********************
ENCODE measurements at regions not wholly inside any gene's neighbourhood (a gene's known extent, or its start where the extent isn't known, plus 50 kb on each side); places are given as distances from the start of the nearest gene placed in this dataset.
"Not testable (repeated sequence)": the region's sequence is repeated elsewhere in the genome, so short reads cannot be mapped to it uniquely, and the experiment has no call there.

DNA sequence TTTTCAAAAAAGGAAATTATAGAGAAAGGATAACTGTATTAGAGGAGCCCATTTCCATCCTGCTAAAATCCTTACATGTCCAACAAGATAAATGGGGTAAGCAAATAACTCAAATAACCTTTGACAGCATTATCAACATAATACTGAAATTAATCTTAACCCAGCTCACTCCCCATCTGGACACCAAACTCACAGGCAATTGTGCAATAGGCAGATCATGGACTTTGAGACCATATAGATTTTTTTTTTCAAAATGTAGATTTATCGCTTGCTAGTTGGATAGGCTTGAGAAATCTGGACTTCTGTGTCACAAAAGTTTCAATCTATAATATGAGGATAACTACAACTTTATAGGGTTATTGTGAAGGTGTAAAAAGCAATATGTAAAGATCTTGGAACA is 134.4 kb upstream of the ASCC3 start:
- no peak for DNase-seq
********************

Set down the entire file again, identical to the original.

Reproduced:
ENCODE measurements at regions not wholly inside any gene's neighbourhood (a gene's known extent, or its start where the extent isn't known, plus 50 kb on each side); places are given as distances from the start of the nearest gene placed in this dataset.
"Not testable (repeated sequence)": the region's sequence is repeated elsewhere in the genome, so short reads cannot be mapped to it uniquely, and the experiment has no call there.

DNA sequence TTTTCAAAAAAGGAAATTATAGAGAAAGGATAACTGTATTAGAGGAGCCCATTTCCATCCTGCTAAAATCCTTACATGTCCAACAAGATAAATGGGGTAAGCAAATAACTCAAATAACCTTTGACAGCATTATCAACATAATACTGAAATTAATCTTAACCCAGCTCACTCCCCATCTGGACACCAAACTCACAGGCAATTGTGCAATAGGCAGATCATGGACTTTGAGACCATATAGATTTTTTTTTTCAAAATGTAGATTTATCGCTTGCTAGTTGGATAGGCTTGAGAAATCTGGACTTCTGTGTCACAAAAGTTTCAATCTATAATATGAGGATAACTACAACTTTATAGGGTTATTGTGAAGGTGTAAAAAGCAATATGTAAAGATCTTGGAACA is 134.4 kb upstream of the ASCC3 start:
- no peak for DNase-seq